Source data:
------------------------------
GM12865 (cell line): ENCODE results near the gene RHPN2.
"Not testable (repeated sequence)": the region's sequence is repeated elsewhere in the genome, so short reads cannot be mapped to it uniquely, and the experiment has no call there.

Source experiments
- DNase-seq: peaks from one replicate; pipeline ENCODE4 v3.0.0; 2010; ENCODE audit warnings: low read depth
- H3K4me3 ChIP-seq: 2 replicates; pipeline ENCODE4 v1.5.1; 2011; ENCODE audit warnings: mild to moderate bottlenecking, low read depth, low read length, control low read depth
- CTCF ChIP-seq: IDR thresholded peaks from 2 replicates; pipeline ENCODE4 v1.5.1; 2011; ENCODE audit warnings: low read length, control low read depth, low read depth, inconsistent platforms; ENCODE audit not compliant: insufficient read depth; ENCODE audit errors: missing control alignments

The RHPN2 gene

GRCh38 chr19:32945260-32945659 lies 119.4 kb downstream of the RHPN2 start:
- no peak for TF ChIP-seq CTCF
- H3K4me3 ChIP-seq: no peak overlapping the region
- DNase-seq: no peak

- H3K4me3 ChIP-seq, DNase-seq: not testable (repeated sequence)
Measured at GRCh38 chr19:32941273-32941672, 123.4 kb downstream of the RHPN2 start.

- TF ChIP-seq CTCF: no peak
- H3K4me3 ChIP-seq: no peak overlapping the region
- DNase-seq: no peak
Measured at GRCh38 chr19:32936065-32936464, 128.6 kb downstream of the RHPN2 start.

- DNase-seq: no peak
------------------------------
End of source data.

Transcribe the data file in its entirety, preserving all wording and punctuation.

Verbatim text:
GM12865 (cell line): ENCODE results near the gene RHPN2.
"Not testable (repeated sequence)": the region's sequence is repeated elsewhere in the genome, so short reads cannot be mapped to it uniquely, and the experiment has no call there.

Source experiments
- DNase-seq: peaks from one replicate; pipeline ENCODE4 v3.0.0; 2010; ENCODE audit warnings: low read depth
- H3K4me3 ChIP-seq: 2 replicates; pipeline ENCODE4 v1.5.1; 2011; ENCODE audit warnings: mild to moderate bottlenecking, low read depth, low read length, control low read depth
- CTCF ChIP-seq: IDR thresholded peaks from 2 replicates; pipeline ENCODE4 v1.5.1; 2011; ENCODE audit warnings: low read length, control low read depth, low read depth, inconsistent platforms; ENCODE audit not compliant: insufficient read depth; ENCODE audit errors: missing control alignments

The RHPN2 gene

GRCh38 chr19:32945260-32945659 lies 119.4 kb downstream of the RHPN2 start:
- no peak for TF ChIP-seq CTCF
- H3K4me3 ChIP-seq: no peak overlapping the region
- DNase-seq: no peak

- H3K4me3 ChIP-seq, DNase-seq: not testable (repeated sequence)
Measured at GRCh38 chr19:32941273-32941672, 123.4 kb downstream of the RHPN2 start.

- TF ChIP-seq CTCF: no peak
- H3K4me3 ChIP-seq: no peak overlapping the region
- DNase-seq: no peak
Measured at GRCh38 chr19:32936065-32936464, 128.6 kb downstream of the RHPN2 start.

- DNase-seq: no peak